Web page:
Drake Bennett’s piece in the Boston Globeprovides a fascinating look at stereotypes, prejudice, and discrimination, and howÂ they differ between race and gender.Â He also suggests that age may trump them both in the upcoming election.
And we thought the US electorate voted on issues, didn’t we?
Yesterday I had some thoughts on Sen. Clinton’s questionable campaign rhetoric that she’s more prepared, on Day 1, to be the Commander-in-Chief than her opponent, Sen. Obama. In a nutshell, I hear the assertion that it’s true, but I see not a scrap of evidence to back what looks like a specious claim.
There are scholars, of the social contructivist school, who argue that all social reality is constructed through language and that there is no such thing as objective reality.
Reality: Social constructivists believe that reality is constructed through human activity. Members of a society together invent the properties of the world (Kukla, 2000). For the social constructivist, reality cannot be discovered: it does not exist prior to its social invention. Continue reading →
Yesterday, I wrote about a Florida columnist who’s so poorly educated and ill-read that she could neither construct a cogent argument nor recognize a ridiculous misstatement about Newton’s second law of thermodynamics that would be obvious to my middle-schooler.Â Â Today, I find this report from Reuters that completely misses the story, and for the same reason:Â a fundamental misunderstanding of science and the most basic scientific terminology.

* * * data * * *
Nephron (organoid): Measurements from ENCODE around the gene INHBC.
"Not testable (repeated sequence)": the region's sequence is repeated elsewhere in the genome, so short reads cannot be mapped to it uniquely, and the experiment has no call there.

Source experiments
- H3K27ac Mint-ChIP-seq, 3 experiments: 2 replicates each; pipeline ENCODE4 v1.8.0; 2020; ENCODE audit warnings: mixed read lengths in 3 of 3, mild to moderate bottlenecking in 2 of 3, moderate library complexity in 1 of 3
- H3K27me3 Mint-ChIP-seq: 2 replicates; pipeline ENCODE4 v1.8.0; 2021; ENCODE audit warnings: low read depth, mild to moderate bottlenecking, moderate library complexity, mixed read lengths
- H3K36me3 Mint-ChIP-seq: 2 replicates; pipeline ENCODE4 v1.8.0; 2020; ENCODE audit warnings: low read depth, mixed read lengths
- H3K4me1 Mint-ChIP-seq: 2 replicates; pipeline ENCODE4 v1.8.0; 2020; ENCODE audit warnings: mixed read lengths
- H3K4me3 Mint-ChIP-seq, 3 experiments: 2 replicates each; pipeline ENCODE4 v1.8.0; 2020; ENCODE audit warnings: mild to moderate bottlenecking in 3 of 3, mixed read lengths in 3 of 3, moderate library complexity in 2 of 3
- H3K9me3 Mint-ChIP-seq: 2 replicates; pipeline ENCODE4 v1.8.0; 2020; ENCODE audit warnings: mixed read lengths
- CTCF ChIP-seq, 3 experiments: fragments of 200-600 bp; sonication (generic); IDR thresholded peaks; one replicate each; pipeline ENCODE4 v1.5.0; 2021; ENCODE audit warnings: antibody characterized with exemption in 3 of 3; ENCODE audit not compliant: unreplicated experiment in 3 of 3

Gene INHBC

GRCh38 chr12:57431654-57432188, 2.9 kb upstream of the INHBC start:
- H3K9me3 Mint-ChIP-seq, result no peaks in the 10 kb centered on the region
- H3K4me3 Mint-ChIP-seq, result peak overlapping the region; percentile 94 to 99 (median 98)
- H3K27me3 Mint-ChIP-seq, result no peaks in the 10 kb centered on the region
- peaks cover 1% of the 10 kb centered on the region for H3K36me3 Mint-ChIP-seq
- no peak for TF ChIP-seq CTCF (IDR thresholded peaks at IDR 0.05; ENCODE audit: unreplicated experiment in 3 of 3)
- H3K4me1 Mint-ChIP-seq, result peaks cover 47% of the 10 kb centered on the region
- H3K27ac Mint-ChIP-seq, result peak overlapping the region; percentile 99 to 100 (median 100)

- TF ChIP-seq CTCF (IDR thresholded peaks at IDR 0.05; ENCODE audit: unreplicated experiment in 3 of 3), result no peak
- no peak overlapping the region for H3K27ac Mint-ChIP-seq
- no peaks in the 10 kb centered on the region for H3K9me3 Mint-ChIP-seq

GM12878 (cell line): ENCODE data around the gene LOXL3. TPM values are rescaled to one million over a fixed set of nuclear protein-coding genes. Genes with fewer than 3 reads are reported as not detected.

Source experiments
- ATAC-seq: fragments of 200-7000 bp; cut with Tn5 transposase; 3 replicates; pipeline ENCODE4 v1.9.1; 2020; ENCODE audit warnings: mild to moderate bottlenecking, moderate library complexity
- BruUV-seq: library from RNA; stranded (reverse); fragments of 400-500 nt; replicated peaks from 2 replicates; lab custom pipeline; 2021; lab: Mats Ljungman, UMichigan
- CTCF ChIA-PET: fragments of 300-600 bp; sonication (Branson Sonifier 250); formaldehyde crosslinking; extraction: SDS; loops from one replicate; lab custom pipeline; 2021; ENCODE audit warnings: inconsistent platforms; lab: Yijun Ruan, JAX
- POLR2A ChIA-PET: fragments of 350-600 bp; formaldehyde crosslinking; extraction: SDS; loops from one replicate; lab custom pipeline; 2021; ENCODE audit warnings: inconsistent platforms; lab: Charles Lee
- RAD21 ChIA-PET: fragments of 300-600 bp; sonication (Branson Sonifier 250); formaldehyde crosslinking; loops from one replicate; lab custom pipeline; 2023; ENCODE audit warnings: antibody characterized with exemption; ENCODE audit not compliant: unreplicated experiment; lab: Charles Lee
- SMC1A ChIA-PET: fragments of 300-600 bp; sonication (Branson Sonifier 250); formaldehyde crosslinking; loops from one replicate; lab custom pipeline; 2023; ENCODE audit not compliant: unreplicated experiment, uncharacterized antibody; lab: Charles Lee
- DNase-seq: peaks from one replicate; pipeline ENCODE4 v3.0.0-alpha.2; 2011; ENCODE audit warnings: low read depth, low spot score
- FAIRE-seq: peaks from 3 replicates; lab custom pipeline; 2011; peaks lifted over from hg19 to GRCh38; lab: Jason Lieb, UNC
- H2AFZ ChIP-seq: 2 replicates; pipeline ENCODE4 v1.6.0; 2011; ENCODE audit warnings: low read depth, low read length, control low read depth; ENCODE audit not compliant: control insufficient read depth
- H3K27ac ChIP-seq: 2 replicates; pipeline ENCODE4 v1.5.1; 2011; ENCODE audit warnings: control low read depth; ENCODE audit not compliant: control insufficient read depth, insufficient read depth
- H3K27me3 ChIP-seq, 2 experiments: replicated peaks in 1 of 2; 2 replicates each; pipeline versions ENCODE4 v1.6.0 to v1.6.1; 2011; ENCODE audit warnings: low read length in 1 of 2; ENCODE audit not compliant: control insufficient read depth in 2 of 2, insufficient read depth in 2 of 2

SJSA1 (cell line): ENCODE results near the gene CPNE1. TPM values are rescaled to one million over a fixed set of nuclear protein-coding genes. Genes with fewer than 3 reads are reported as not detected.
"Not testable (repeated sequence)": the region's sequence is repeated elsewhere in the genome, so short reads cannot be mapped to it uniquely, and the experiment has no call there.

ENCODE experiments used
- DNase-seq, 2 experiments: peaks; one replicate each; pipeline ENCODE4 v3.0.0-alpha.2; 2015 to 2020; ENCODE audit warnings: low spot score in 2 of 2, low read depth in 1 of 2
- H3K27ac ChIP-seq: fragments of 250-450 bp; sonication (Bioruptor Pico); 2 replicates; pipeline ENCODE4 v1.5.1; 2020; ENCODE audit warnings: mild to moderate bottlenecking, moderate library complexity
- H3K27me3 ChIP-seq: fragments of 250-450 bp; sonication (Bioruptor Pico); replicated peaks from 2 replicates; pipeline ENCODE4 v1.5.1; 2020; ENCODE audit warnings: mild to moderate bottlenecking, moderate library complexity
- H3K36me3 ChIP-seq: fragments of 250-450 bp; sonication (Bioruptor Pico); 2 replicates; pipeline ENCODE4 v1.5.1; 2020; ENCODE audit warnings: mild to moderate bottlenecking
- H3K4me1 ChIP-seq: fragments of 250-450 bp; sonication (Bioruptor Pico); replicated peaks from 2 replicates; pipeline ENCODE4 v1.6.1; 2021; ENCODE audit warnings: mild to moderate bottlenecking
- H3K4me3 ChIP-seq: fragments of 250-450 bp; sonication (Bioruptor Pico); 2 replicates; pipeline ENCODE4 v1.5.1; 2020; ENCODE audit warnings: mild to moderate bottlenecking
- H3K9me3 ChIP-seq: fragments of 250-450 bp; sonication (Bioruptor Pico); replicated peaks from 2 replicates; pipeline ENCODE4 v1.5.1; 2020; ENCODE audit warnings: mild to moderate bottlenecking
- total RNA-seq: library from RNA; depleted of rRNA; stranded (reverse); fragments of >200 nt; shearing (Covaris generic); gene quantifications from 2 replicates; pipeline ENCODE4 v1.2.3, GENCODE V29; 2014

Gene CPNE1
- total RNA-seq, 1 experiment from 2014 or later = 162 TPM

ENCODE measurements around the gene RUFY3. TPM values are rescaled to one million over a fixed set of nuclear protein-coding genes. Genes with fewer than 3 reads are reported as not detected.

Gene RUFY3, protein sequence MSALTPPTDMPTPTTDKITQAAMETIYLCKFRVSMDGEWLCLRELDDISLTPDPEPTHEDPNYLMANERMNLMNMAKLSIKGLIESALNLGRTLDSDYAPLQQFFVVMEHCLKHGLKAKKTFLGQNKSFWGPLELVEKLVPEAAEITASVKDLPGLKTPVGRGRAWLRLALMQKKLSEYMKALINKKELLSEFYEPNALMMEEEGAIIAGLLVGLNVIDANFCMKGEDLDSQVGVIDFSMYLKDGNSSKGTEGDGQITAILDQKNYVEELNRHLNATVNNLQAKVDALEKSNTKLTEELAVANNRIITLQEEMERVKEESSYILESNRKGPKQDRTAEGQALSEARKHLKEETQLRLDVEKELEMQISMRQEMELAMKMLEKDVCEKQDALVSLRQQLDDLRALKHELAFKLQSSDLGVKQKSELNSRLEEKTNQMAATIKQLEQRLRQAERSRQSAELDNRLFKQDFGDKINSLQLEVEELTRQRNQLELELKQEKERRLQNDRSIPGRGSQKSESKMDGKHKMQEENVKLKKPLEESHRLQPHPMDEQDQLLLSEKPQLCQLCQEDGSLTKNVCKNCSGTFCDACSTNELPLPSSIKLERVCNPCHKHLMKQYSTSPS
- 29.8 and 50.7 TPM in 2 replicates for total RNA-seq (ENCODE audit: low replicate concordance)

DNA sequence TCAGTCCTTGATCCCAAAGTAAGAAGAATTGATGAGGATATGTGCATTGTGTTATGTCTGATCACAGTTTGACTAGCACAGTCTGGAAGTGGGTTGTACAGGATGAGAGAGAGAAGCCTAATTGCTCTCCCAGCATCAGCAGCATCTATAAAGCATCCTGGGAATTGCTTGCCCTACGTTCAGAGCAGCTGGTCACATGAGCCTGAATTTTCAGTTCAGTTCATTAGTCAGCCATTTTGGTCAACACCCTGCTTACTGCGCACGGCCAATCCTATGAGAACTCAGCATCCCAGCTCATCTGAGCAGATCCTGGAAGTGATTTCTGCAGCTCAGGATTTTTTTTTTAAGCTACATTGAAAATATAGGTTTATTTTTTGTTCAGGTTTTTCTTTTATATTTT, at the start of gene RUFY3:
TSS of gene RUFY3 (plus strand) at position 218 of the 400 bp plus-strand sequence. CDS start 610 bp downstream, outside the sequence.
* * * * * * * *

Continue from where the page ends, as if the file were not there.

The real story here is that those in favor of teaching evolution won an even bigger victory than they could have hoped for, and they won it because their opponents also don’t understand scientific basics. Continue reading →
“Both Senator Obama and I would make history,” the New York senator said. “But only one of us is ready on day one to be commander in chief, ready to manage our economy, and ready to defeat the Republicans. Only one of us has spent 35 years being a doer, a fighter and a champion for those who need a voice.”